As with most things in life nowadays, this all boils down to money: who’s getting it, who’s not getting it, and who wants to get it.  Doing this, though, will affect far more than just the consumer, putting possibly thousands out jobs over time.  Realistically, though, this shift was probably going to happen anyway.

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One Comment

  1. GameStop supposedly is rumored to be taking a stand against these actions, claiming they will not carry the next-generation Playstation if it has this technology. The problem, though, is that almost all of the console makers will be trying to add this tech to their consoles, so eventually GameStop won’t be carrying any of the new consoles. If they did go through with this, it would be a test of whether or not they carry the weight of game sales. More than likely consumers will find the console through other carriers, causing GameStop a serious loss in revenue. I don’t think GameStop could carry out their claim and stay in business.

    I was a store manager for EB Games and GameStop for seven years. However, I left the company five years ago, so what I’m about to say may no longer apply.

    GameStop, like every retailer, sells the consoles themselves at a loss. There’s a 1 to 2% margin on the hardware, and when you factor in shipping, warehousing, and depreciation, it costs more to get the console to the consumer than the consumer pays for the system. The margin on new games is better, generally around 10%. That’s why EB Games and GameStop began focusing so much on used sales (where margins are 50% and higher), strategy guides (margins around 50%), the “Game Play Guarantee” (an “insurance” plan for the game discs that amounted to pure profit). If GameStop could only sell new merchandise, they would go out of business. There’s simply not enough margin in it.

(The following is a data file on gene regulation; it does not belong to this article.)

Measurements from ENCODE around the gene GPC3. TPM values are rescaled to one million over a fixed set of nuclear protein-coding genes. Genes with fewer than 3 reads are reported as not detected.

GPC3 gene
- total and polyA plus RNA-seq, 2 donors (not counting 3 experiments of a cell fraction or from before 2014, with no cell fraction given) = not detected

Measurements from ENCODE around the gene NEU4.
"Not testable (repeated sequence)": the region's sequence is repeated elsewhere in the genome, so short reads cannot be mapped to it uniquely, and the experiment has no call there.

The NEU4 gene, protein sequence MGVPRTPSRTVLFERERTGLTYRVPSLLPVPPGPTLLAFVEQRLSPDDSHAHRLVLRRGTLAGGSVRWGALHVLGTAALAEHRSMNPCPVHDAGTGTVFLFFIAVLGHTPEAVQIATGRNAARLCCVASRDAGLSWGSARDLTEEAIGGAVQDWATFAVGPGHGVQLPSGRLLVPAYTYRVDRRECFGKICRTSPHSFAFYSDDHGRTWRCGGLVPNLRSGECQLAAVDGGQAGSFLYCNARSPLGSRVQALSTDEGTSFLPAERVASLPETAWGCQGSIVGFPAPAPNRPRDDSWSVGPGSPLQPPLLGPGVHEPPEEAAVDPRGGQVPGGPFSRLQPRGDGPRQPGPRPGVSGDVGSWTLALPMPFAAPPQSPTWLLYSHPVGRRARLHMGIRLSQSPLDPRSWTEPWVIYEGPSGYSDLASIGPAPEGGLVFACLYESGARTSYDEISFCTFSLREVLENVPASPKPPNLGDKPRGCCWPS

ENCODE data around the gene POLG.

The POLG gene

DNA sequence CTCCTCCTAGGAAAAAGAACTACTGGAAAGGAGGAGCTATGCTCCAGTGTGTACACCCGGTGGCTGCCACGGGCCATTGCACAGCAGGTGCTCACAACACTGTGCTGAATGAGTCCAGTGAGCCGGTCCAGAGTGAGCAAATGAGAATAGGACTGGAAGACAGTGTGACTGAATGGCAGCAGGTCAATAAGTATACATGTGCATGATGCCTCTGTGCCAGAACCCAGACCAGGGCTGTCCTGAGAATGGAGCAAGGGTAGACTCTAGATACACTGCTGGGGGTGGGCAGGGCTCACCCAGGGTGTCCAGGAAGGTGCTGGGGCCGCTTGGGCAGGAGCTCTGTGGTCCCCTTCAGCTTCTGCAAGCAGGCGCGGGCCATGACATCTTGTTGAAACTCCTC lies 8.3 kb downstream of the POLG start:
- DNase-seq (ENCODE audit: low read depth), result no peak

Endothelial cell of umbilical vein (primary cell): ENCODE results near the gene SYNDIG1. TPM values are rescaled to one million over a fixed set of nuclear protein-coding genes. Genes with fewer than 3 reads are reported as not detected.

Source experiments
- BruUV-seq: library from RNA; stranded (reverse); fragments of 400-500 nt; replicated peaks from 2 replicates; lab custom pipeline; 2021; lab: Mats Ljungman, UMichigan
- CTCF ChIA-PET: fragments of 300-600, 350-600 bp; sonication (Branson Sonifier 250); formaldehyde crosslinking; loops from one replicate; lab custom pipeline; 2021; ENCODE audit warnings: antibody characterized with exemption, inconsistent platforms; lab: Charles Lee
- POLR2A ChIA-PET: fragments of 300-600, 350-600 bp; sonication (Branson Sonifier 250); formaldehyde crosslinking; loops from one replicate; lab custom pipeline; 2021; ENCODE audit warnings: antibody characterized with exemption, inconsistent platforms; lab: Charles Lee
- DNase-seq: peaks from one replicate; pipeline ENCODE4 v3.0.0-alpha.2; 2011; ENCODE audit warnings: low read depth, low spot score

Would GameStop actually say to Sony, “No, we’re not going to carry the next PlayStation”? It could be a negotiating ploy to get more margin out of Sony, unlikely though that result would be.

    Yet, I think it would be Sony that would be more likely to play hardball with GameStop. Year after year at our manager conferences, Sony would say in their presentation, “We don’t need you. You’re not our biggest retail partner. Wal-Mart and Best Buy are more important to us than you.”

    In short, I think we could very well end up with a situation where GameStop doesn’t carry the next PlayStation and Sony first party games for it.

    Would that be bad for GameStop, though?

    The revenue hit wouldn’t be that great; there would be the loss of first-day sales on the console, but if you know in advance that you’re not going to have it, you’re not going to tell investors to expect it. There would be some revenue loss in game sales, too — people buy games when they buy the system, and they tend to buy games from where they bought the system — which was a concern when EB considered dropping the PlayStation 2 console in 2001, and that might cause GameStop to reconsider their position on the next PlayStation

    The big issue to GameStop may be in telling investors why they’re leaving money on the table by not carrying the system, but since a PlayStation that doesn’t play used games is incompatible with GameStop’s business model it would make sense not to carry it.

    All in all, I think GameStop would weather it. GameStop wouldn’t be making things easy on themselves by not carrying an important product, but things are so Darwinian at GameStop’s store level that managers would be forced to step up their game and work their customers.